Unfortunately, I believe there have been missed opportunities in recent history in this regard. For example, a couple of years ago Apple got into some trouble over the slowing of phones with weak batteries. On paper what they were doing was sound tech, but their communication with the customers was not. What it led to was a belief that Apple was deliberately slowing devices in a "backhanded" attempt to get people to buy new phones. That was not the case at all, it was just a technique to keep phones functioning. I wrote on this blog about it at the time and explained that it wasn't malicious but just poor communication.

Apple, as you may recall, responded with a good will program agreeing to replace customer's batteries for $29, and that program lasted for about 1 year. Most of us in the independent repair field understood that while Apple's gesture was fine, their ability to actually implement it was suspect because their repair infrastructure, chiefly the Apple Stores, did not have the capacity to handle the volume. Here at CDC I had customer after customer come to me because they were either unable to get appointments or were turned away due to sellouts at the Apple Store. I responded, as did many many other independents, by mirroring the $29 program Apple was doing. Certainly the response was huge and I replaced a lot of batteries, let's put it that way.

I do feel, however, that we missed a big opportunity with this one, and I'll tell you right now for the record what that was. Apple had a PR problem, there's no question about it. Certainly the $29 battery program cost them some money. However, it cost them a fraction of what it would have if not for us independents picking up the slack. By mirroring the program, we were able to play a huge role in helping make a problem go away for them, but there was one aspect of it that was key. We did this with our own parts source, and with our own money. Our work did not cost Apple ONE DIME. That's a fact, and if we're talking shareholder value, what we did played a very big role in helping them maintain this.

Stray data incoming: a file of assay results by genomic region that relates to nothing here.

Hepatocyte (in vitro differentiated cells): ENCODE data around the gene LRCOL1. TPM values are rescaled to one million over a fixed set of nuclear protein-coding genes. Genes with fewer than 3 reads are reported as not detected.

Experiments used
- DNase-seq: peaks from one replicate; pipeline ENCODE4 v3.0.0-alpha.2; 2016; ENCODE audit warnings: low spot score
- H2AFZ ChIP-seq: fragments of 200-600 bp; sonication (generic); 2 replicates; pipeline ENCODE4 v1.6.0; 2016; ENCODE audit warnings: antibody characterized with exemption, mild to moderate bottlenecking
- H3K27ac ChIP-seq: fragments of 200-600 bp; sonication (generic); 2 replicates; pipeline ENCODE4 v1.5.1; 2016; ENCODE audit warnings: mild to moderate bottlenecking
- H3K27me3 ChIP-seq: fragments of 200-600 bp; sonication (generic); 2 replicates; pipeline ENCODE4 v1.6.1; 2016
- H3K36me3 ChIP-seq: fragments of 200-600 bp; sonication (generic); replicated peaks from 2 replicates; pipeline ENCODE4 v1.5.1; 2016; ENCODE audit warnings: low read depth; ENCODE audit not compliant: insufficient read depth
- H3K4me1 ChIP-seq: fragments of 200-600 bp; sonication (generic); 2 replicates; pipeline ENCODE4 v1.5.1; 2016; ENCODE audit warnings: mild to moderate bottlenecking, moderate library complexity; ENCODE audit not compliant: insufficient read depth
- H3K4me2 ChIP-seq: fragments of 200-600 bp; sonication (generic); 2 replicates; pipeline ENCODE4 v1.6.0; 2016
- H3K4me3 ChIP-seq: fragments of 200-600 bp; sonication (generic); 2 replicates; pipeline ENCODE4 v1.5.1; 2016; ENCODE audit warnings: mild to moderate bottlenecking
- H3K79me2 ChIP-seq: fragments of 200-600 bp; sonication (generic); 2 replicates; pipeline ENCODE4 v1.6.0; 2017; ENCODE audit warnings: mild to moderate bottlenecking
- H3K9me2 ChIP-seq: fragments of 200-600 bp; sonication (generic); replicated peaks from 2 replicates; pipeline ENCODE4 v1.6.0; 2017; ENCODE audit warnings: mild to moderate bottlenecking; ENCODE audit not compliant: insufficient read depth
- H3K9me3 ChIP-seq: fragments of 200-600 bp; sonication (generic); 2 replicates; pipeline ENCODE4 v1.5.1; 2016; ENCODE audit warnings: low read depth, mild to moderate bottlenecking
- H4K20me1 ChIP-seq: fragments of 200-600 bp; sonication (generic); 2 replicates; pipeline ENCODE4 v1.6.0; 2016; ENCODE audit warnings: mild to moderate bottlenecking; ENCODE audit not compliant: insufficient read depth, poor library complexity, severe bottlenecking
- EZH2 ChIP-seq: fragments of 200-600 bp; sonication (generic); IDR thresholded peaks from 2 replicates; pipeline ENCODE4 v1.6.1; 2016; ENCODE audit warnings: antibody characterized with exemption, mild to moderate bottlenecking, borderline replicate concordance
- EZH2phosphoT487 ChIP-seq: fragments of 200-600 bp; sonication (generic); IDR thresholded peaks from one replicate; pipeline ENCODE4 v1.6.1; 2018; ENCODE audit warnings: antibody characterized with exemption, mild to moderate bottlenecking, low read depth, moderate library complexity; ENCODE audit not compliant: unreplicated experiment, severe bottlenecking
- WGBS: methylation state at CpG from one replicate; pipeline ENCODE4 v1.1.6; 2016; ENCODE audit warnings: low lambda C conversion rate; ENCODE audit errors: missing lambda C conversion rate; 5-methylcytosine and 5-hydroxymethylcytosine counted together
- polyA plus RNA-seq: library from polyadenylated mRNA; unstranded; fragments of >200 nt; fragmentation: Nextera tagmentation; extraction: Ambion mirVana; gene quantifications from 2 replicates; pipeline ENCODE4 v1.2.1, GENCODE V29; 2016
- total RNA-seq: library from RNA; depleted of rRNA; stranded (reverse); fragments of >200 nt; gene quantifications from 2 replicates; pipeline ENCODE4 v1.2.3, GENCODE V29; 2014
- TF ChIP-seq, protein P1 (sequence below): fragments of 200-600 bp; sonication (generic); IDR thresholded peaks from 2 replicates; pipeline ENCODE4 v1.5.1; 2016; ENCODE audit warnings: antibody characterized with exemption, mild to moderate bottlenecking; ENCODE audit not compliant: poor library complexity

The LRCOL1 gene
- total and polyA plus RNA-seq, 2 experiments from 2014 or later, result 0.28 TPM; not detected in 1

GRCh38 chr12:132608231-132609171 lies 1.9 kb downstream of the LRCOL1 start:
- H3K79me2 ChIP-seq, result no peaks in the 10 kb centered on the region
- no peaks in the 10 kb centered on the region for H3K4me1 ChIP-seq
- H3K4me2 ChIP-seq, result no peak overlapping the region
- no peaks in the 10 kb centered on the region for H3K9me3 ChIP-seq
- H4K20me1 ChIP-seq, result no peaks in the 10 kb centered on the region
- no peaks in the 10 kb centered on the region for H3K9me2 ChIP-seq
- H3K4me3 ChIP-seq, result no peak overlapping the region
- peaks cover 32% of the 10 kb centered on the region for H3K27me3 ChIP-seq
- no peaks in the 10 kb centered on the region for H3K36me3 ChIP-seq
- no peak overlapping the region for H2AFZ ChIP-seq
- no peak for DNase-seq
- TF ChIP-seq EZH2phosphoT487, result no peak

Yet honestly I am not aware of any entities involved with the independent repair community that made this case to Apple. Perhaps there were and I just missed it, but have no recollection of any efforts to speak of. That was a missed opportunity, and while it's been a couple of years now, it is well past time that someone mentions this. I feel what we did is clear proof that independent repair is a win-win, not only for Apple, but its customers and shareholders. These are the situations that need to be emphasized to a company like them if we really are serious about normalized relations. I tend to disagree with the argument of "fairness" and "rights", as that just doesn't convince many large companies to do business with anyone making these arguments.

How do I know this? Am I some wise man with all the answers? Nope. Experience is my guide. And always remember that "experience" is politically correct for "screwing up". Yes, I've been in those situations where you're trying to sell to a large entity, and have been laughed out of their offices many times. I had a great boss who used to say "There are sharks in this business, and they will eat you whole". I've been eaten, believe me, and a company like Apple is no different. Either prove to them your value or be gone, that's just how it works. I've tried to explain this many times to the advocates and they just laugh at me. Oh well, that's the way it goes I guess? They must be smarter than I am.

So these are my thoughts at this time regarding the iPhone 13 and repair. I'm taking a wait and see approach; others my may have varying perspectives. But for now it appears that Face ID is a problem, and it's not yet confirmed what the solution will be. But I reiterate that none of this is solvable by the status quo, in my opinion. It takes much more to convince a large and influential company like Apple to do business with you, and right now I just believe we are not making that connection.